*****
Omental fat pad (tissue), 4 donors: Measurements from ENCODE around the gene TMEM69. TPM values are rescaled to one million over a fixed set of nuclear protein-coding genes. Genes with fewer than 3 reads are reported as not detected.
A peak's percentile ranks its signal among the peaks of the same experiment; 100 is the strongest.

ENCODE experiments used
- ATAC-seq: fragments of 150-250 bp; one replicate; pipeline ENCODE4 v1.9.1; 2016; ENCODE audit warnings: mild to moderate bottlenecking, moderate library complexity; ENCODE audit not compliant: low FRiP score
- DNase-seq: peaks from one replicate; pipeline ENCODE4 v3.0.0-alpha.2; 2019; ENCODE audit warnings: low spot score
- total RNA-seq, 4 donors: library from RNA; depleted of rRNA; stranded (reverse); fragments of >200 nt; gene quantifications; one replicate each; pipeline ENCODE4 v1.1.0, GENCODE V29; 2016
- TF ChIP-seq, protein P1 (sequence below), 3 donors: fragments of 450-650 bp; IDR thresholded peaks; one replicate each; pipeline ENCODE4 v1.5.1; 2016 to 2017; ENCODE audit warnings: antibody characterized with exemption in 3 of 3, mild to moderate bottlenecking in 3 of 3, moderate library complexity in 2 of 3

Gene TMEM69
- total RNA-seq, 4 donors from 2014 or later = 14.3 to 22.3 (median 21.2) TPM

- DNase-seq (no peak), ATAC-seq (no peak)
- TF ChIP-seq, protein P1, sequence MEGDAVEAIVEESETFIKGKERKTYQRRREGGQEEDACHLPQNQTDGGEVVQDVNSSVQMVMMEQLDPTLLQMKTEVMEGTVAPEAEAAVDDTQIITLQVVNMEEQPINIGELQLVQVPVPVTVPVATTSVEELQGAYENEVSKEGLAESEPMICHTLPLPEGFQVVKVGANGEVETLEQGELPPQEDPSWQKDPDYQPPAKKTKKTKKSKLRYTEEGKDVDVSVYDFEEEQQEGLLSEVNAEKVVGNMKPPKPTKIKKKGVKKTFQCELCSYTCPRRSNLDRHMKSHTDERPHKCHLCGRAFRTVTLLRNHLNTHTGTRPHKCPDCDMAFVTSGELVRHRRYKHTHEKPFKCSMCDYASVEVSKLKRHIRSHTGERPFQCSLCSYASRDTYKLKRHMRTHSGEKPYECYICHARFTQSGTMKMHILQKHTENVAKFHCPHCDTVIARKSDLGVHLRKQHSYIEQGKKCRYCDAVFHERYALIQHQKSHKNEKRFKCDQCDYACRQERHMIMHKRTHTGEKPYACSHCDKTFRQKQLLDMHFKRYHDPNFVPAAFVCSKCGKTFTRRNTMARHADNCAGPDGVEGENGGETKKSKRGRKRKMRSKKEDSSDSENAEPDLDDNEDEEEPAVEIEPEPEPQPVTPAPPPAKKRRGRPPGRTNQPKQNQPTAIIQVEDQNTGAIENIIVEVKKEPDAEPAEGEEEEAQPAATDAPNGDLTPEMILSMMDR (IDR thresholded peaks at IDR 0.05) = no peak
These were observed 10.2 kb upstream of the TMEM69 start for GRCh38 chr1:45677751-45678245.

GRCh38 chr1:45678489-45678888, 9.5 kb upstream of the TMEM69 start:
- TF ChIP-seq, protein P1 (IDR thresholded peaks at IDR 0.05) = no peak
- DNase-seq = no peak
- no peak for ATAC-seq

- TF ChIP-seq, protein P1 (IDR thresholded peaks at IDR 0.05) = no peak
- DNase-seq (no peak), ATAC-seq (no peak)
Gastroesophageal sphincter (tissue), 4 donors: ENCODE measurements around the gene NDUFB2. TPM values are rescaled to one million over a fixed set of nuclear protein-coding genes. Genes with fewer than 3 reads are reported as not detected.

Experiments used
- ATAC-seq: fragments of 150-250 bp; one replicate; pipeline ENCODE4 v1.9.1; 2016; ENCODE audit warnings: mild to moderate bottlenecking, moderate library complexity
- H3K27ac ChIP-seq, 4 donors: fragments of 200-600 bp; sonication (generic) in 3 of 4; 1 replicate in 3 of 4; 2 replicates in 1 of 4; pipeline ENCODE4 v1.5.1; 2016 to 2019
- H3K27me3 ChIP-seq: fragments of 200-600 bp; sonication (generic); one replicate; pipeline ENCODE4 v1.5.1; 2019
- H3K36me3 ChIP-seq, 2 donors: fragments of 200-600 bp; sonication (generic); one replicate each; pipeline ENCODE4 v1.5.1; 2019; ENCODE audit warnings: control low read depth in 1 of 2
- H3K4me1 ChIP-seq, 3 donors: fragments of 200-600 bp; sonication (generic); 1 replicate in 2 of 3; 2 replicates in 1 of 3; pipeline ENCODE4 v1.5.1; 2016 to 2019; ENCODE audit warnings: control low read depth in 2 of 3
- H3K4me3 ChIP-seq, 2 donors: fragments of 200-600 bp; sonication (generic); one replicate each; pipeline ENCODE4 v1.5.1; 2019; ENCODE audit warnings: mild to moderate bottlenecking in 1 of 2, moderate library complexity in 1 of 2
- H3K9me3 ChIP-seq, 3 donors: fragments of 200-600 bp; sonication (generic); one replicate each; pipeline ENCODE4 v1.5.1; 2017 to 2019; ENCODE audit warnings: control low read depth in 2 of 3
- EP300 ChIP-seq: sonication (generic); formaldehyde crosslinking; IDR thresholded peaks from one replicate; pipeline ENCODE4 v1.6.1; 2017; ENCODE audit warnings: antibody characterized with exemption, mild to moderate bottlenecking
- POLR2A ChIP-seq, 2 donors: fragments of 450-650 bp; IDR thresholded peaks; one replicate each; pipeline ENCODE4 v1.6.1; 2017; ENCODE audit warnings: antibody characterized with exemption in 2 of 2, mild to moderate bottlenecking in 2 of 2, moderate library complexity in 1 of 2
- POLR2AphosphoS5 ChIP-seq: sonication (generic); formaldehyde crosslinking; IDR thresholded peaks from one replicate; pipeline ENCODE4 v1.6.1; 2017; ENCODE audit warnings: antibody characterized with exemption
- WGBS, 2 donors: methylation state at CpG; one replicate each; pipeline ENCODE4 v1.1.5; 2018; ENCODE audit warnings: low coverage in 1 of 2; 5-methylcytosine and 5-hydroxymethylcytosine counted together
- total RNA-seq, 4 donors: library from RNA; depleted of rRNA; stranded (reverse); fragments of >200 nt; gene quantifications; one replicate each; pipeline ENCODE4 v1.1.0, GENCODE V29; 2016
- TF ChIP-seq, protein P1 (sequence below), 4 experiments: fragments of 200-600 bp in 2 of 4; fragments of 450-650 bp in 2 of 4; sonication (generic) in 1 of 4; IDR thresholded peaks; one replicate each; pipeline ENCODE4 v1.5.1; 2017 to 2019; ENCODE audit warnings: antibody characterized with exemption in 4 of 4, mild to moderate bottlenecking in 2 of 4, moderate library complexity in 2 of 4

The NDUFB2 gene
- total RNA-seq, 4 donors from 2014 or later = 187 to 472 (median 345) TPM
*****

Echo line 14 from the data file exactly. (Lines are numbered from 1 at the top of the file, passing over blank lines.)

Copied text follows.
- TF ChIP-seq, protein P1 (IDR thresholded peaks at IDR 0.05) = no peak